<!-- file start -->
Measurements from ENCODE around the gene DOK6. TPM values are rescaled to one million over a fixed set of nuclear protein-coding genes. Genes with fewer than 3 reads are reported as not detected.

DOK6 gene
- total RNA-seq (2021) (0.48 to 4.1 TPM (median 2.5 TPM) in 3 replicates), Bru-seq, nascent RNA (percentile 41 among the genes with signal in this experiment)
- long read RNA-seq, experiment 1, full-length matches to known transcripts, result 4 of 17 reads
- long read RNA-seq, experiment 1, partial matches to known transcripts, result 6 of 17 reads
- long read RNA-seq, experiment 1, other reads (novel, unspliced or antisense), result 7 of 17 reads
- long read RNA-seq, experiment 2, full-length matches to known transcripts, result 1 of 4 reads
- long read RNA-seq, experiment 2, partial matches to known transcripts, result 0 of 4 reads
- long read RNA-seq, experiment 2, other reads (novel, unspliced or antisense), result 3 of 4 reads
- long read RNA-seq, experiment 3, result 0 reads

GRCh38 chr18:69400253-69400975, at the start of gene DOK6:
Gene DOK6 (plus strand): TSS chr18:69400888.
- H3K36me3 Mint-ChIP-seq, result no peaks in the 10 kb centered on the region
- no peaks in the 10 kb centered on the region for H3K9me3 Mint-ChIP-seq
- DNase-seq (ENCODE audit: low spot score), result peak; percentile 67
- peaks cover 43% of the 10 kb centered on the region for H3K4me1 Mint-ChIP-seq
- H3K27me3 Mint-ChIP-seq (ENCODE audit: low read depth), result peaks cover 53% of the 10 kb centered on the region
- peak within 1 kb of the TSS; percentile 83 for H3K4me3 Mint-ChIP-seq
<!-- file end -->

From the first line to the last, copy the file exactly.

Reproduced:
Measurements from ENCODE around the gene DOK6. TPM values are rescaled to one million over a fixed set of nuclear protein-coding genes. Genes with fewer than 3 reads are reported as not detected.

DOK6 gene
- total RNA-seq (2021) (0.48 to 4.1 TPM (median 2.5 TPM) in 3 replicates), Bru-seq, nascent RNA (percentile 41 among the genes with signal in this experiment)
- long read RNA-seq, experiment 1, full-length matches to known transcripts, result 4 of 17 reads
- long read RNA-seq, experiment 1, partial matches to known transcripts, result 6 of 17 reads
- long read RNA-seq, experiment 1, other reads (novel, unspliced or antisense), result 7 of 17 reads
- long read RNA-seq, experiment 2, full-length matches to known transcripts, result 1 of 4 reads
- long read RNA-seq, experiment 2, partial matches to known transcripts, result 0 of 4 reads
- long read RNA-seq, experiment 2, other reads (novel, unspliced or antisense), result 3 of 4 reads
- long read RNA-seq, experiment 3, result 0 reads

GRCh38 chr18:69400253-69400975, at the start of gene DOK6:
Gene DOK6 (plus strand): TSS chr18:69400888.
- H3K36me3 Mint-ChIP-seq, result no peaks in the 10 kb centered on the region
- no peaks in the 10 kb centered on the region for H3K9me3 Mint-ChIP-seq
- DNase-seq (ENCODE audit: low spot score), result peak; percentile 67
- peaks cover 43% of the 10 kb centered on the region for H3K4me1 Mint-ChIP-seq
- H3K27me3 Mint-ChIP-seq (ENCODE audit: low read depth), result peaks cover 53% of the 10 kb centered on the region
- peak within 1 kb of the TSS; percentile 83 for H3K4me3 Mint-ChIP-seq